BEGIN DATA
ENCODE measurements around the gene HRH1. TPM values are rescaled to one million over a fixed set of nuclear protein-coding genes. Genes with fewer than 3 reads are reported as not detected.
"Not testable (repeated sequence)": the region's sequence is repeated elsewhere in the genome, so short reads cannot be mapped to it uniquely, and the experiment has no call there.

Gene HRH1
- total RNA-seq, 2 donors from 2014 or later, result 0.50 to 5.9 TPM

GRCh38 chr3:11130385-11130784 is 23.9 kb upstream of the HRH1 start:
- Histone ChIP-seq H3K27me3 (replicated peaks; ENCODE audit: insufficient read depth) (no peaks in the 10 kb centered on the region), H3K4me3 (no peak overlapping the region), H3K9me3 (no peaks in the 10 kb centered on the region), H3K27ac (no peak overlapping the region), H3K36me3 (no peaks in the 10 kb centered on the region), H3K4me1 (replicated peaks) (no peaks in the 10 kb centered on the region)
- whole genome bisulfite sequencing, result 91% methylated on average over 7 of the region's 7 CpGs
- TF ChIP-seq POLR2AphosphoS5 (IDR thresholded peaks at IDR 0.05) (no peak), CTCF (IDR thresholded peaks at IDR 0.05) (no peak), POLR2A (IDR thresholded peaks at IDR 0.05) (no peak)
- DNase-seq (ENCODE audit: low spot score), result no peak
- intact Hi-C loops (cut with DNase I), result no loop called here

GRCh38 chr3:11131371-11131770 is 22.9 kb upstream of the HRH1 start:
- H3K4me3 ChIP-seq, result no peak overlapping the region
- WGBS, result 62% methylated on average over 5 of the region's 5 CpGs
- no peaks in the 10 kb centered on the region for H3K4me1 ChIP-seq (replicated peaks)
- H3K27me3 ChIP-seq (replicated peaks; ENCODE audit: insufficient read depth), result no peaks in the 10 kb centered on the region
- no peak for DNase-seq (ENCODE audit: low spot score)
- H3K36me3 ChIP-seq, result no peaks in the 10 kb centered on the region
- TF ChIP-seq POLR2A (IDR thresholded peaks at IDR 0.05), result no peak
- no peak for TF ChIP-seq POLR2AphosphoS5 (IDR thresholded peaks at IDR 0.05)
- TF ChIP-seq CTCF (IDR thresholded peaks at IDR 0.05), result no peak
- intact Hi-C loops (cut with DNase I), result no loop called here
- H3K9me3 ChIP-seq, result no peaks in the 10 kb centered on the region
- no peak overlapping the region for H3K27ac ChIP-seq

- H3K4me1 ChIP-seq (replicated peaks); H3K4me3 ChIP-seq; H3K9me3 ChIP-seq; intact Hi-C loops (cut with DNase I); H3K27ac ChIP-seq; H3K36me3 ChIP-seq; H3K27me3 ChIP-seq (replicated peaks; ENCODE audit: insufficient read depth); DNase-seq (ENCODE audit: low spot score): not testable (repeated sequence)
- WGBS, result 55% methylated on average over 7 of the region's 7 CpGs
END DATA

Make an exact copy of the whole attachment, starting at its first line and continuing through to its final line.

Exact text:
ENCODE measurements around the gene HRH1. TPM values are rescaled to one million over a fixed set of nuclear protein-coding genes. Genes with fewer than 3 reads are reported as not detected.
"Not testable (repeated sequence)": the region's sequence is repeated elsewhere in the genome, so short reads cannot be mapped to it uniquely, and the experiment has no call there.

Gene HRH1
- total RNA-seq, 2 donors from 2014 or later, result 0.50 to 5.9 TPM

GRCh38 chr3:11130385-11130784 is 23.9 kb upstream of the HRH1 start:
- Histone ChIP-seq H3K27me3 (replicated peaks; ENCODE audit: insufficient read depth) (no peaks in the 10 kb centered on the region), H3K4me3 (no peak overlapping the region), H3K9me3 (no peaks in the 10 kb centered on the region), H3K27ac (no peak overlapping the region), H3K36me3 (no peaks in the 10 kb centered on the region), H3K4me1 (replicated peaks) (no peaks in the 10 kb centered on the region)
- whole genome bisulfite sequencing, result 91% methylated on average over 7 of the region's 7 CpGs
- TF ChIP-seq POLR2AphosphoS5 (IDR thresholded peaks at IDR 0.05) (no peak), CTCF (IDR thresholded peaks at IDR 0.05) (no peak), POLR2A (IDR thresholded peaks at IDR 0.05) (no peak)
- DNase-seq (ENCODE audit: low spot score), result no peak
- intact Hi-C loops (cut with DNase I), result no loop called here

GRCh38 chr3:11131371-11131770 is 22.9 kb upstream of the HRH1 start:
- H3K4me3 ChIP-seq, result no peak overlapping the region
- WGBS, result 62% methylated on average over 5 of the region's 5 CpGs
- no peaks in the 10 kb centered on the region for H3K4me1 ChIP-seq (replicated peaks)
- H3K27me3 ChIP-seq (replicated peaks; ENCODE audit: insufficient read depth), result no peaks in the 10 kb centered on the region
- no peak for DNase-seq (ENCODE audit: low spot score)
- H3K36me3 ChIP-seq, result no peaks in the 10 kb centered on the region
- TF ChIP-seq POLR2A (IDR thresholded peaks at IDR 0.05), result no peak
- no peak for TF ChIP-seq POLR2AphosphoS5 (IDR thresholded peaks at IDR 0.05)
- TF ChIP-seq CTCF (IDR thresholded peaks at IDR 0.05), result no peak
- intact Hi-C loops (cut with DNase I), result no loop called here
- H3K9me3 ChIP-seq, result no peaks in the 10 kb centered on the region
- no peak overlapping the region for H3K27ac ChIP-seq

- H3K4me1 ChIP-seq (replicated peaks); H3K4me3 ChIP-seq; H3K9me3 ChIP-seq; intact Hi-C loops (cut with DNase I); H3K27ac ChIP-seq; H3K36me3 ChIP-seq; H3K27me3 ChIP-seq (replicated peaks; ENCODE audit: insufficient read depth); DNase-seq (ENCODE audit: low spot score): not testable (repeated sequence)
- WGBS, result 55% methylated on average over 7 of the region's 7 CpGs